This climate is not the one of my childhood. Even after thirty years dug into these New Hampshire hills, I remain startled by the intensity of the transitions from season to season. Spring was more mellow in the southern New England climate of my childhood. Spring was a lingering parade of happenings. Each day from late February to May was marked by a new arrival be it velvety Pussywillows or outrageous Forsythias or steadfast Lilacs.
Here, all the guests appear to arrive at once. When the weather makes its annual abrupt turn from bitter winter to near summer, the place goes from moribund to mayhem in… well… three shakes of a lamb’s tale, maybe two.
One day this week, the last snow pile, snugged up against the cold north wall of the bottling room, dissolved into a sullen gray mass. The next day, in the face of temperatures floating into the seventies, it was gone. Only last week, it felt daring for the Daffodils to poke their foliage above ground. Today they are blooming in great waves across the gardens.
But like the more leisurely parade of my childhood Springs, this Northern New England full throttle greening is best savored in lingering moments. Knowing that SLOWING DOWN is the best way to savor Spring and also beginning to actually LIVE this way is the grace of gardening in my fifties, as opposed to gardening in my twenties, thirties, or forties.
Then I was one with the whirlwind. Now, not so much.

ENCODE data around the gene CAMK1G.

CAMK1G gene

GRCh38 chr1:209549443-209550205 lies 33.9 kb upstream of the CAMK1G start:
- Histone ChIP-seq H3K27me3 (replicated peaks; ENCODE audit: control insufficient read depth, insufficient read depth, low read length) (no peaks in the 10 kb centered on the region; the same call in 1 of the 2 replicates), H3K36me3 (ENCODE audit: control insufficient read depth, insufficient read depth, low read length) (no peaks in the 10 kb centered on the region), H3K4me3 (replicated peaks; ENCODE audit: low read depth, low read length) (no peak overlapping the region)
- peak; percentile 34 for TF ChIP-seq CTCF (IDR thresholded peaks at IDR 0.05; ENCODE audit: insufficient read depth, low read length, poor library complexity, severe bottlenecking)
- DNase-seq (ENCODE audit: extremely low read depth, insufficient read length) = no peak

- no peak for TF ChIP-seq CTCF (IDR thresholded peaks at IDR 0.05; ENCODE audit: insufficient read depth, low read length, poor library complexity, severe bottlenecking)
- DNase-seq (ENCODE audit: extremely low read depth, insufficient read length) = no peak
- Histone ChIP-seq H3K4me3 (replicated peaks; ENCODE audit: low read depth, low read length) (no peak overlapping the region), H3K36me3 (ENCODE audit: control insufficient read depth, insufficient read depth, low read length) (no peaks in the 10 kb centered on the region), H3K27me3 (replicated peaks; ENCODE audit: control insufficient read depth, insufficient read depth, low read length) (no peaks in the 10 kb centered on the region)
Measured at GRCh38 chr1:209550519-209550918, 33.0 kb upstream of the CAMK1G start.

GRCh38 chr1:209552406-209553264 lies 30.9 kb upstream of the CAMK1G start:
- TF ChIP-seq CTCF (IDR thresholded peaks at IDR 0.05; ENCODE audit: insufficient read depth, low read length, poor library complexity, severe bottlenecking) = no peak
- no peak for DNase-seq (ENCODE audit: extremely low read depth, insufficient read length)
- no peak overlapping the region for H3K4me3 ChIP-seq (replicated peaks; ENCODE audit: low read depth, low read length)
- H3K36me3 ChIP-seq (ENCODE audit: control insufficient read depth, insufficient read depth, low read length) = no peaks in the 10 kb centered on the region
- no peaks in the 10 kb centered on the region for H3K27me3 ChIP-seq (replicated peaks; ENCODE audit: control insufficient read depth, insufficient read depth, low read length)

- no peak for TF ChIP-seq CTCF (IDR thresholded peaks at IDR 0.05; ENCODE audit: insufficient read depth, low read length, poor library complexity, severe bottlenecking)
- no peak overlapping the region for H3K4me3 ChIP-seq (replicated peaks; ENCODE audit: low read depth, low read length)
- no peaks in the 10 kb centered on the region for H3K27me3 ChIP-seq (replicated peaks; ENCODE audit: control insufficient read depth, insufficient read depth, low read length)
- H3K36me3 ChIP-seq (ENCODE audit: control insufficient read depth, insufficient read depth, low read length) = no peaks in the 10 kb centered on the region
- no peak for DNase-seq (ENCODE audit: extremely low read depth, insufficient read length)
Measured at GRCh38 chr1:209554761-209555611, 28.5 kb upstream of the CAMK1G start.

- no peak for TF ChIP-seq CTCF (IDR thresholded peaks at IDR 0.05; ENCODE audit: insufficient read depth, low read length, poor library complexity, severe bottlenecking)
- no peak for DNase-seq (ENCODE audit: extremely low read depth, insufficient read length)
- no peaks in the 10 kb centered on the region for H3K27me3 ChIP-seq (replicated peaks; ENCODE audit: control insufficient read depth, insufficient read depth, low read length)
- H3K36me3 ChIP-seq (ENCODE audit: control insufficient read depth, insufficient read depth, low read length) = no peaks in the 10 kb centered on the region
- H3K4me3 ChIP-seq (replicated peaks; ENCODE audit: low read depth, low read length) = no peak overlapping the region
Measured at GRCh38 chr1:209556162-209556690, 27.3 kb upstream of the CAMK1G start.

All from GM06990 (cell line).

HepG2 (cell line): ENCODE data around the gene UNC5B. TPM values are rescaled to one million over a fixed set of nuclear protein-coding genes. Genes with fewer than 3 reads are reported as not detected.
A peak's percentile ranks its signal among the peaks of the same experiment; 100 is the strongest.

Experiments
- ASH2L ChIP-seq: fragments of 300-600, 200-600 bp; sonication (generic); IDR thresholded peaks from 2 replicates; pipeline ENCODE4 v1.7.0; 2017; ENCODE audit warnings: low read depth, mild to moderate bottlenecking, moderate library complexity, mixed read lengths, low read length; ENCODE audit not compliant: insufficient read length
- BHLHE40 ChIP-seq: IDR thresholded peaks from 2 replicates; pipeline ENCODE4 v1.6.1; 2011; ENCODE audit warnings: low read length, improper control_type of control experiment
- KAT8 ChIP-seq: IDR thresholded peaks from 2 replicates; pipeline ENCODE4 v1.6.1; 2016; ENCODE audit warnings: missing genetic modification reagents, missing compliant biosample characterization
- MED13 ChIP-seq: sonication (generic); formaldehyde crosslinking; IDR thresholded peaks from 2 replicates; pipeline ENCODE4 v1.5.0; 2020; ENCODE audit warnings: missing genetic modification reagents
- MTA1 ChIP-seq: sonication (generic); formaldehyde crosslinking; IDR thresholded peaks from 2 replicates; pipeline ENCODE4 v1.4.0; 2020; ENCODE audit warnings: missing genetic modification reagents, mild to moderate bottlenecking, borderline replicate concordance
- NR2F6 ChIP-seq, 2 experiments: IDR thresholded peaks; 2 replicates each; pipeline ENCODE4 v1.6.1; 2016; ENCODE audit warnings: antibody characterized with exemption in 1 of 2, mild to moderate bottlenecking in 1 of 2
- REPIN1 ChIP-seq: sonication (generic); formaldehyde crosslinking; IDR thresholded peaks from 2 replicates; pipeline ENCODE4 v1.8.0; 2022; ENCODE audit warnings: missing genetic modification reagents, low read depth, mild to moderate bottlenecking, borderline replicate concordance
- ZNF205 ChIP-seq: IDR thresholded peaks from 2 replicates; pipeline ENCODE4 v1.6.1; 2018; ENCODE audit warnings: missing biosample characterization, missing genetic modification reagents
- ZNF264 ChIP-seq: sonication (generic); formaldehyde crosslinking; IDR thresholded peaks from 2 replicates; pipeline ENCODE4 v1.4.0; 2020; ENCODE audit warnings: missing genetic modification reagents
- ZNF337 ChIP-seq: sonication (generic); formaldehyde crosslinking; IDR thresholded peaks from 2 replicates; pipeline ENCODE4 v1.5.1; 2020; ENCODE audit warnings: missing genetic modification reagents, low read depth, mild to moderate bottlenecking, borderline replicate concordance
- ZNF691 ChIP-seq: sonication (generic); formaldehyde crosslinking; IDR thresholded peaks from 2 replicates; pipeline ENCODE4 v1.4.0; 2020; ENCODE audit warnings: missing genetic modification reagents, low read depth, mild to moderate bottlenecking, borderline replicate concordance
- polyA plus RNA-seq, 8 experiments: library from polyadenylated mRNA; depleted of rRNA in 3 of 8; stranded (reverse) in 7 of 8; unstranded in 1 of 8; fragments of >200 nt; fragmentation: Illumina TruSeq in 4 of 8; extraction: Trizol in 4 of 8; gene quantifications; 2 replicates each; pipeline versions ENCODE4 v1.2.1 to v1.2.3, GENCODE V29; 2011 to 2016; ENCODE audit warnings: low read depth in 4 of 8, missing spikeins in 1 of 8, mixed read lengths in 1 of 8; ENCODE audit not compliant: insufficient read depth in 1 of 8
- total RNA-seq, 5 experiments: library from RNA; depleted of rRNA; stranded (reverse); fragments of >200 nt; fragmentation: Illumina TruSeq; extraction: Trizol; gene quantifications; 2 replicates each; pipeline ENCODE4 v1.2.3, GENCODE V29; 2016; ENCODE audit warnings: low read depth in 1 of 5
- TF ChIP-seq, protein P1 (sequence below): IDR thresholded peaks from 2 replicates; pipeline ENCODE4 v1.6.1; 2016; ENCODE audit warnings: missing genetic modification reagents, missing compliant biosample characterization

Yes, I still need that memo to self, but surprisingly, not as much as I needed it, even last year.
As I begin to spend more time each day in the gardens, I am surprised how happy I am to move slowly and do less, to pick the smaller tool for the job not the speediest, or to feel contentment with what is versus what could be. This is new territory to me, but I like it.
I appreciate that the gardens can flourish with this lighter touch, because of the wild enthusiasm of my earlier decades with my ambitious plantings of six zillion plants sunk in multiple tons of compost and manure. I am grateful to gung-ho Molly of old, but I am also happy not to be her anymore.
Sometimes the speed and scope of my efforts in early years weren’t just about loving every Flower I met, but also reflected a sort of perfectionism. I saw garden problems where perhaps there were just pauses in between acts. I went into overdrive to resolve what I saw as flaws in the garden designs instead of maybe just taking a time out myself. Now I get to enjoy the fruits of all this frenzied activity. I feel for my younger self both gratitude and compassion that she worried so much. The gardens turned out so much better than I imagined possible.
These days, I can’t even remember what was bothering me then. There is so much beauty. Most mornings find me in a sweet, slow ramble, looking at each moment unfolding in the gardens with such simple gladness and delight. Grace surprises us in its forms. This contentment is a big piece of unexpected grace.
As is the arrival of the Hellebores. Just a few days ago they lay flat to the earth in a sort of tired looking heap of last year’s foliage. Now their Angel leaves and Flowers rise up expressing and sharing the pure joy of being. And I answer, yes, being is enough, more than enough.